Report: Child abuse in Army families under-reported in ‘broken’ system
By WYATT OLSON | STARS AND STRIPES Published: December 13, 2016
Abused or neglected Army children might be “falling through the cracks” of a broken reporting system, according to a recent study sponsored by the service.
The agency responsible for investigating and remedying child abuse and neglect in Army families substantiates significantly fewer medically diagnosed abuse cases than civilian child-protective services did in cases involving Army children, raising questions about under-reporting or lack of communication between the two sectors, said the study published Saturday in the journal Child Abuse & Neglect.
Between 2004 and 2007, civilian child-protective services substantiated 44 percent of medically diagnosed child-abuse cases involving children of soldiers, the study said. However, the Army’s Family Advocacy Program, tasked with investigating and treating such cases, substantiated only 20 percent during that period.
“For many years, the U.S. Army has reported rates of child abuse well below that of the civilian population,” Dr. Dave Rubin, senior author of the study and director of PolicyLab at Children’s Hospital of Philadelphia, said in a statement. “This study calls those reports into question. Yet, the U.S. Army can only report cases they know about, and our findings suggest that they may not be aware of the majority of their cases.”
PolicyLab partnered with the Family Advocacy Program for the study.
The researchers cautioned that the data is limited by the age of the cases studied, most of which are more than a decade old.
The Department of Defense’s Family Advocacy Program, established in 1981, is tasked with preventing, reporting and treating spousal and child abuse in military families throughout the armed forces.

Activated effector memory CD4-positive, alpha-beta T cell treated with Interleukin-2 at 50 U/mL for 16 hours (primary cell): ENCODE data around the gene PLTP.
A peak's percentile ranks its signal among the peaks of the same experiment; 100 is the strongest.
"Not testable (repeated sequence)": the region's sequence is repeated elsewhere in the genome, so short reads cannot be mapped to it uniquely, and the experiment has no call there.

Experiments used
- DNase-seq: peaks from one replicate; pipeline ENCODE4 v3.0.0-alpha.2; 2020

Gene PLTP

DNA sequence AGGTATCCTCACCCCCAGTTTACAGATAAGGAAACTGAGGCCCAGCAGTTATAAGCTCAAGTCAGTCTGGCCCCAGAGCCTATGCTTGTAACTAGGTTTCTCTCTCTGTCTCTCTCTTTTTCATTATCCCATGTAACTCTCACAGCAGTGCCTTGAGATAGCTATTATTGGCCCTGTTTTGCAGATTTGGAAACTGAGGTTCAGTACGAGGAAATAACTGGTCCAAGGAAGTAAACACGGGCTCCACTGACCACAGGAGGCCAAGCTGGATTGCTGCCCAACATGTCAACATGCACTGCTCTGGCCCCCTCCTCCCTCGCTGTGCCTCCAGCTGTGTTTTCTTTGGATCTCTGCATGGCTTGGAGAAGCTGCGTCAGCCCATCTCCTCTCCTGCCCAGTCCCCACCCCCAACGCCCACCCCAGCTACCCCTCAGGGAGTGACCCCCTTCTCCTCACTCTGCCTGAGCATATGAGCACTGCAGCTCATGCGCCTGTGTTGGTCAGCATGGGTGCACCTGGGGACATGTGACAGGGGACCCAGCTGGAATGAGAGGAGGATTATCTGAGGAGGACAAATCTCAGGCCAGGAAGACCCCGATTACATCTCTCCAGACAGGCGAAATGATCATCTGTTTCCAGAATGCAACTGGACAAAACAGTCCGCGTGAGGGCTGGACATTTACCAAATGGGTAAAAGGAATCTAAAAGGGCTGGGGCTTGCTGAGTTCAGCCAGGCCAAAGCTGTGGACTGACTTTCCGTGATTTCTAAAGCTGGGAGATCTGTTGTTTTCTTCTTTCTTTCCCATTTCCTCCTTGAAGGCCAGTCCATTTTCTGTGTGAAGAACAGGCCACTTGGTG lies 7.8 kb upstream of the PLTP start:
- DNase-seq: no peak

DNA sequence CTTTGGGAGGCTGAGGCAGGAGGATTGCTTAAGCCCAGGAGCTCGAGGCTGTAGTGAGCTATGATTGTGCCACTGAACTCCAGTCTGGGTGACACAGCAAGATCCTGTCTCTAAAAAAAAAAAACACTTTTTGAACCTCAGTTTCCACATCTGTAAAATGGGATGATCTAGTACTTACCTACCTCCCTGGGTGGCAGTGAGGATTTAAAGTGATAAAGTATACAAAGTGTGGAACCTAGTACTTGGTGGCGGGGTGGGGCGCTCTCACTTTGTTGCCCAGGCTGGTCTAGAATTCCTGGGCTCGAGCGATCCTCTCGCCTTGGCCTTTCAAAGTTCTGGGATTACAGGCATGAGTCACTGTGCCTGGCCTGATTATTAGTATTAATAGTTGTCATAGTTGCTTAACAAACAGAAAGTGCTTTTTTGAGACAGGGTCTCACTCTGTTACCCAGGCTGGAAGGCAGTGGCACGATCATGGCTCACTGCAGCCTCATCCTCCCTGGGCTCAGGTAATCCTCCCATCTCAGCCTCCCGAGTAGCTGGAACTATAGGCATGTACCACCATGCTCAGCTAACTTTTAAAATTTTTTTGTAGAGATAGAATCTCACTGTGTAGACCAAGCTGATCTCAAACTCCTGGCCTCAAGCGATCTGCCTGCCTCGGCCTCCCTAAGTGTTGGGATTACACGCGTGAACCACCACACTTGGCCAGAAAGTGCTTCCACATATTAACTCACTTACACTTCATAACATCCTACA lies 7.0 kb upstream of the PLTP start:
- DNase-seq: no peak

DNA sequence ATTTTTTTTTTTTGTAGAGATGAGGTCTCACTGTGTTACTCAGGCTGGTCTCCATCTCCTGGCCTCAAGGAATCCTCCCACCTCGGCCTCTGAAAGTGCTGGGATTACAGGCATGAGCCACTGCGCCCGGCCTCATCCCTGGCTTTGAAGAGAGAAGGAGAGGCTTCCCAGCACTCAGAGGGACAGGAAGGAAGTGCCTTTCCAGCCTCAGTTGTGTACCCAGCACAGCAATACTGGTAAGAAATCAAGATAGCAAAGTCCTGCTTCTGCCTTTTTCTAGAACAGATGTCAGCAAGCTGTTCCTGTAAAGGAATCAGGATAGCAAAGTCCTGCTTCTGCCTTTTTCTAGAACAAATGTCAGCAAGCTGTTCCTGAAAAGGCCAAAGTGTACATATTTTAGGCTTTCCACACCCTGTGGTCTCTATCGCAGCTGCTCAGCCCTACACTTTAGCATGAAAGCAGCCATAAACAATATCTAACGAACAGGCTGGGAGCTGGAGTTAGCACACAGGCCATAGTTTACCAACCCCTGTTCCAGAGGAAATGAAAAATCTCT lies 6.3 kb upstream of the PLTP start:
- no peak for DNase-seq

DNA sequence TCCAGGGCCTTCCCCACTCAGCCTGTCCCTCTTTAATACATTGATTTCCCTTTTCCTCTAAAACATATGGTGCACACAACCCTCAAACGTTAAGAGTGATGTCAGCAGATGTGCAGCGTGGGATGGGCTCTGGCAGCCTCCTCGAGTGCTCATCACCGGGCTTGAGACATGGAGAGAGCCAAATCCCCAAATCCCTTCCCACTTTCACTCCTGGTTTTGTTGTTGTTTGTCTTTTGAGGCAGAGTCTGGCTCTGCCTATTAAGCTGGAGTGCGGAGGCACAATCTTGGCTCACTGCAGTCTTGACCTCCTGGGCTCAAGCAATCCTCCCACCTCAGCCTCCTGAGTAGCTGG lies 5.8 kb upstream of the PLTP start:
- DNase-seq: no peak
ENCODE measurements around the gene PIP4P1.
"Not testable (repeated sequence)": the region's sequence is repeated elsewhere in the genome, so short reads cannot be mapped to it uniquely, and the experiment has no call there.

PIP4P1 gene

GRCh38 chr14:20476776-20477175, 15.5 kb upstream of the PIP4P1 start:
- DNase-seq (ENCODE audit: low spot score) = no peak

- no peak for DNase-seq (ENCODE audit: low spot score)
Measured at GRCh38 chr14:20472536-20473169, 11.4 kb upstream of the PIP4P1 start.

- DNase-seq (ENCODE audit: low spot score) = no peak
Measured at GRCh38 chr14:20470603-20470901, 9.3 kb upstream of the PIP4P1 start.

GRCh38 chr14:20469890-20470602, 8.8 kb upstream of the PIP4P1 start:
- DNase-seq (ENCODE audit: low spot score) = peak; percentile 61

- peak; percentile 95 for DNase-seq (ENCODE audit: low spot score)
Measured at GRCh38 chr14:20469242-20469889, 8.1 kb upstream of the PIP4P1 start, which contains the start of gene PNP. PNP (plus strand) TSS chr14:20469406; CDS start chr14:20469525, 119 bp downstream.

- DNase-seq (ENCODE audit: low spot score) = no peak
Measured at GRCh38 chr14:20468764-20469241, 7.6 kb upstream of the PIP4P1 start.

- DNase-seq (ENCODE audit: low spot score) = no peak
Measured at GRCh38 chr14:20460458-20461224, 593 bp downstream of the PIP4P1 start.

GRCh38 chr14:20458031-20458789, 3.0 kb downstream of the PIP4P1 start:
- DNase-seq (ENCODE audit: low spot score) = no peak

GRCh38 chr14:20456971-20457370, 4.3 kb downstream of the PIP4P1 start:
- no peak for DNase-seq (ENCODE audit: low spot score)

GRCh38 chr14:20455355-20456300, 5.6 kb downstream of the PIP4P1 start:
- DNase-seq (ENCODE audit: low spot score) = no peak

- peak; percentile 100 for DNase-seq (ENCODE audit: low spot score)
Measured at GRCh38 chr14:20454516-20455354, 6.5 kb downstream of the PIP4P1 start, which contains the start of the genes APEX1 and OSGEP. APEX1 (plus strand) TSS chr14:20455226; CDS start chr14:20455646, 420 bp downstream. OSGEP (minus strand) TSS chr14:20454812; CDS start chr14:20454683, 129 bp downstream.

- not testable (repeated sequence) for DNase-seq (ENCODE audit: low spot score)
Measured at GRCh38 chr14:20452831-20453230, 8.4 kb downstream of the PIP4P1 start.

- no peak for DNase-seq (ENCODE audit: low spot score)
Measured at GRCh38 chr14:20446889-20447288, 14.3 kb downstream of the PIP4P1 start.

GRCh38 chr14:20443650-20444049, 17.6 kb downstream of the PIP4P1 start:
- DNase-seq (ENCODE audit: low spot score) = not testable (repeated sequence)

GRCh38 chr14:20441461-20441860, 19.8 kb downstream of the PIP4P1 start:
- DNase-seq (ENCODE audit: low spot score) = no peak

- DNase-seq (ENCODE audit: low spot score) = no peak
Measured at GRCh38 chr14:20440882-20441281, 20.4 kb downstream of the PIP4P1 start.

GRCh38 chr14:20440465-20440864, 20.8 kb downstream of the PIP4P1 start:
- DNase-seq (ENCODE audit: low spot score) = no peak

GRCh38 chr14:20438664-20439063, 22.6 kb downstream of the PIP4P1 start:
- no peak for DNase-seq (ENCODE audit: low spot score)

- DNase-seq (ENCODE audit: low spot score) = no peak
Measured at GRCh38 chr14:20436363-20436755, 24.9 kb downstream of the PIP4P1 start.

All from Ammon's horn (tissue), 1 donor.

The Army FAP investigates 6,000 to 8,000 child-abuse reports each year, the study said. Some cases are referred to FAP by civilian health care professionals who have diagnosed abuse of children.
“The unique stressors experienced by military families related to deployments and relocations have raised concern that military families may be at increased risk for child maltreatment, particularly during times of frequent and prolonged combat-related deployments,” the study said. “Failures of reporting suspected child maltreatment to FAP could result in vulnerable children and families not receiving FAP services and contribute to undercounting of child maltreatment in the U.S. military.”
Civilian health care providers are required to report suspected child-abuse cases to a child-welfare agency, and FAP was created as an “extra layer” of support for military families, Rubin said.
“However, FAP can only provide these supports if both military and civilian health care providers either report cases directly to them or if Child Protective Services reports all cases they receive involving a military child back to FAP,” he said.
“Unfortunately, what is implied by the low number of substantiated abuse cases by U.S. Army FAP compared to known substantiation rates in the civilian population is that some children are falling through the cracks of a broken system,” Rubin said. “Military children move across states more frequently, making it particularly important that FAP know about any maltreatment since they can monitor at-risk military children wherever they are.”
It’s possible that civilian health care providers are in some cases not aware of the need to report to FAP, he said.
“Medical providers caring for a military family at non-military facilities may be unfamiliar with the military system and make reports to civilian CPS agencies via centralized hotlines and not make an additional report to FAP,” the study said.
“Our hope is that by bringing this problem to light, we can work together with our civilian partners and the Army to build a better approach to tracking child-abuse cases in the military to ensure no child in danger nor at-risk family is neglected,” Rubin said.